“There is a need to verify whether Filipinos are actually in charge of the day-to-day management of the grid as mandated by the constitution despite the National Transmission Corporation (TRANSCO) and the Department of Energy’s (DOE) manifestations during the 2020 budget deliberations that all executive officers of NGCP are Filipinos,” he said.
“We should employ all possible safeguards to ensure that Filipinos are in control of the lone power grid, that Filipino interests are being protected, and national security concerns are covered 100 percent,” Gatchalian said.
Sen. Risa Hontiveros, a staunch opposition lawmaker, has also sought for a national security audit of the operations and facilities of the NGCP following the “discovery” of China’s shareholdings in the grid operator.
But SGCC has been part of NGCP since the concession agreement was awarded by the Philippine government itself in 2008.
Department of Energy (DOE) Secretary Alfonso Cusi said the security issues that China has control over the Philippine power grid has been raised before.
“I wouldn’t say it’s unfounded. It’s a concern that has been raised before. Potentially, I repeat potentially, they can do it (remotely shut down) considering its digital nature,” he said.
Moreover, Matibag said NGCP has several Chinese directors currently sitting on the board and SGCC effectively owns majority of the company.
SGCC is a global giant based on revenues. It’s total assets is equivalent to $558.41 million. In 2017, it posted a total revenue of $315.2 billion.
SGCC owns 40 percent of NGCP while 60 percent is owned by Filipino companies. Matibag, however, noted that the 60 percent is divided 30 percent each for Henry Sy Jr.’s One Taipan Holdings – which bought Razon’s Monte Oro Grid – and Robert Coyiuto Jr.’s Calaca High Power.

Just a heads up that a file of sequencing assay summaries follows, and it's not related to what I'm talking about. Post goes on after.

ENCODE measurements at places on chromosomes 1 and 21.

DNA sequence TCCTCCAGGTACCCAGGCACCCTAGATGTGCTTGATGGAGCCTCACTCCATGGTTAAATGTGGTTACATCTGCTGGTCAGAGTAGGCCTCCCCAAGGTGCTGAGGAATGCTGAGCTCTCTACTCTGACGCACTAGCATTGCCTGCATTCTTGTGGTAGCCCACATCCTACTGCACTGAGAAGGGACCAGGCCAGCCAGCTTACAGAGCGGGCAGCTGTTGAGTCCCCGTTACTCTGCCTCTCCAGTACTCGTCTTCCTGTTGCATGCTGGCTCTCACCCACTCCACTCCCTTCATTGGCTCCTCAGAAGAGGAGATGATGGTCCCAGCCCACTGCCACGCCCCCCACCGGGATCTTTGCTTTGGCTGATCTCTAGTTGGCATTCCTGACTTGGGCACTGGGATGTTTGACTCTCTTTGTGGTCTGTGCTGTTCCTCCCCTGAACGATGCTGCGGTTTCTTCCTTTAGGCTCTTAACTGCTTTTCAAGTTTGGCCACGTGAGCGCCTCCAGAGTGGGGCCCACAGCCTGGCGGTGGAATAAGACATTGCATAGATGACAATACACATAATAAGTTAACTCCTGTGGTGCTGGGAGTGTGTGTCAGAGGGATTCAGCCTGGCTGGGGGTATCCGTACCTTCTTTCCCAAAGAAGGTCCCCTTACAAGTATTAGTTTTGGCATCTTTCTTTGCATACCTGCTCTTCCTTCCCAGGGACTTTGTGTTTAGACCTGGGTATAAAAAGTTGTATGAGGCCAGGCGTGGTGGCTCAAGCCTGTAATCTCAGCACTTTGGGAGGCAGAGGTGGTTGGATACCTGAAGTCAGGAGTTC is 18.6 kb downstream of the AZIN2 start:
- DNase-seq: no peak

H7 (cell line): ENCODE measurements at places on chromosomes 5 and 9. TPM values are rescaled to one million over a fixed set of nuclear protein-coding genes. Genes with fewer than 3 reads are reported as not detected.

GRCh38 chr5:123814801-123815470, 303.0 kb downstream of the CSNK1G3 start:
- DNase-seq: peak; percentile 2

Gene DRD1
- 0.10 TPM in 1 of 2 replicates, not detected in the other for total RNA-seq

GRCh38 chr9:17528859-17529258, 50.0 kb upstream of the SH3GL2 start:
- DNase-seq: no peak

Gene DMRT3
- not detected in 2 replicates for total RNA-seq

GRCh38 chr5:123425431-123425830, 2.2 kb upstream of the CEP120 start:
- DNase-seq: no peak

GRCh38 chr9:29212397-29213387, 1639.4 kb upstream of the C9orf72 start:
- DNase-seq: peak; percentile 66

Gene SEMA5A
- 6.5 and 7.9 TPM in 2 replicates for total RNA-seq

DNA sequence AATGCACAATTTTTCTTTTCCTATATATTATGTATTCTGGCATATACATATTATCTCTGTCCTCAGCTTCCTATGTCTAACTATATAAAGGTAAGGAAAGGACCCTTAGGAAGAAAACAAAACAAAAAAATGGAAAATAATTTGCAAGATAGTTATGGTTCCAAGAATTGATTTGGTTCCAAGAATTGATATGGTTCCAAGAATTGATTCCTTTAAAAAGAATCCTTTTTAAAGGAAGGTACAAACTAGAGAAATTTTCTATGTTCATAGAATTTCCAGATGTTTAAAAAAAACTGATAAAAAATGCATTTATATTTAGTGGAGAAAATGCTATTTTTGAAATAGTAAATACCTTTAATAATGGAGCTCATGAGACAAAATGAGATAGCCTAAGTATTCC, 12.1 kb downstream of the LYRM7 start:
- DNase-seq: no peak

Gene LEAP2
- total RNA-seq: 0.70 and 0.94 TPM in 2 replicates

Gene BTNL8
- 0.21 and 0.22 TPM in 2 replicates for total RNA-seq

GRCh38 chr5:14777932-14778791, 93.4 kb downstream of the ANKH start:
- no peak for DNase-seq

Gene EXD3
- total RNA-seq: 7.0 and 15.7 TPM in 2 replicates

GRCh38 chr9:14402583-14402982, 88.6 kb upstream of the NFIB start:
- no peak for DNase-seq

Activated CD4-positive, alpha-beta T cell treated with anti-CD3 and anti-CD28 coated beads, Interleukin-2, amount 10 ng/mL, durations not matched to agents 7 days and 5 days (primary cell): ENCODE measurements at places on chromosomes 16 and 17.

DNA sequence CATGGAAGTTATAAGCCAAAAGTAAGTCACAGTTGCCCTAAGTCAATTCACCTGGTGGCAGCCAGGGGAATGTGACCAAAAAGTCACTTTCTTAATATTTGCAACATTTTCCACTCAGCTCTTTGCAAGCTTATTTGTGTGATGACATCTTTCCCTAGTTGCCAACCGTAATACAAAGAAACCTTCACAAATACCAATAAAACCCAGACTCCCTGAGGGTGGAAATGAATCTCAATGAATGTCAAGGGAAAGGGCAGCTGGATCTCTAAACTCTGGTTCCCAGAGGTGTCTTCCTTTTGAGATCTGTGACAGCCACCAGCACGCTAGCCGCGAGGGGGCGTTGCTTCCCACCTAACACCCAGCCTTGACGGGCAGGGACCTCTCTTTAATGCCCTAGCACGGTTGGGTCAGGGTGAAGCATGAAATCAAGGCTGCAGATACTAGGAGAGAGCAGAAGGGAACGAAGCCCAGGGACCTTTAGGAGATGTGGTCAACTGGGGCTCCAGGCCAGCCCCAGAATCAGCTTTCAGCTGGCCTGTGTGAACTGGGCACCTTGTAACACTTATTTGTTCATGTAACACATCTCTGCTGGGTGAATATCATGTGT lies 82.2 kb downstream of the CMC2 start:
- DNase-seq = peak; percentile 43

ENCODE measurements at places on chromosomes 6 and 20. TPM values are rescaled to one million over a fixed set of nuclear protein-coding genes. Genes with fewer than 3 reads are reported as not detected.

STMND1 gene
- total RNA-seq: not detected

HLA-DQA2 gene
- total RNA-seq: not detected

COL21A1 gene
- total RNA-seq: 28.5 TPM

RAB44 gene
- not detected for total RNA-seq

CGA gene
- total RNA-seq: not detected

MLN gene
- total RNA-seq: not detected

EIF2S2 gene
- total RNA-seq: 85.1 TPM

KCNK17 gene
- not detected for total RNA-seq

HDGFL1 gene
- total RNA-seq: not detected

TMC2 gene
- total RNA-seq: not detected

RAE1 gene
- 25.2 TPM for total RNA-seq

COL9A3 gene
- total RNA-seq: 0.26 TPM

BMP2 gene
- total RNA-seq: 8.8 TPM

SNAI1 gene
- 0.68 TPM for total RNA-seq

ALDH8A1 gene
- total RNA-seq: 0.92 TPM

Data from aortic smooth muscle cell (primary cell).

In its defense, NGCP said sitting Chinese directors are in compliance with the Constitution.
It said the participation of SGCC in NGCP is limited to its proportionate share in NGCP’s capital.
“Thus, out of the 10 members of NGCP’s Board of Directors, there are four SGCC nominees representing SGCC’s share,” NGCP said.
Moreover, NGCP said the SGCC serves as the technical adviser of NGCP, but management and control, including its System Operations (SO), are exercised exclusively by Filipinos.
A industry observer also said SGCC is one of the largest public utilities in the world and has invested in backbone energy networks in Australia, Italy, Greece, Portugal, Hong Kong, and Brazil.
As the top two company in the world in terms of revenues, SGCC has a lot at stake if it really has remote control and decides to shut down the Philippine power grid.
“Let’s grant for the sake of argument that they can shut down, this action would destroy their worldwide investments as well as future foreign ventures. They’re in business and want to grow. People can weave myths, but can they prove it? They’re exploiting sinophobia,” the industry observer said.
An official also said the issue is a slap to Filipino engineers working in NGCP whose expertise and training have been ignored by government.
Moreover, NGCP said the provision for remote access was already present when the National Power Corp. (Napocor) was still operating the transmission assets.
In order to secure the network, NGCP invested in a modern Supervisory Control and Data Acquisition (SCADA) system and introduced stringent cyber security measures to fortify the system.
The SCADA is operated only by authorized Filipino employees of NGCP who have been trained and have acquired expertise in its operation.
“By default, SCADA is disconnected from the VPN. Thus, remote users CANNOT connect to SCADA. VPN access may only be granted by the Filipino CEO of NGCP in an extreme emergency, and only after undergoing a secure and confidential approval process. Since NGCP commenced operations in 2009, this approval process has not been invoked and there has been NO REMOTE ACCESS granted,” NGCP said.
To attest that NGCP’s cyber security controls are aligned with global standards, it was issued ISO Certification 27001 for Information Security Management System in August 2018.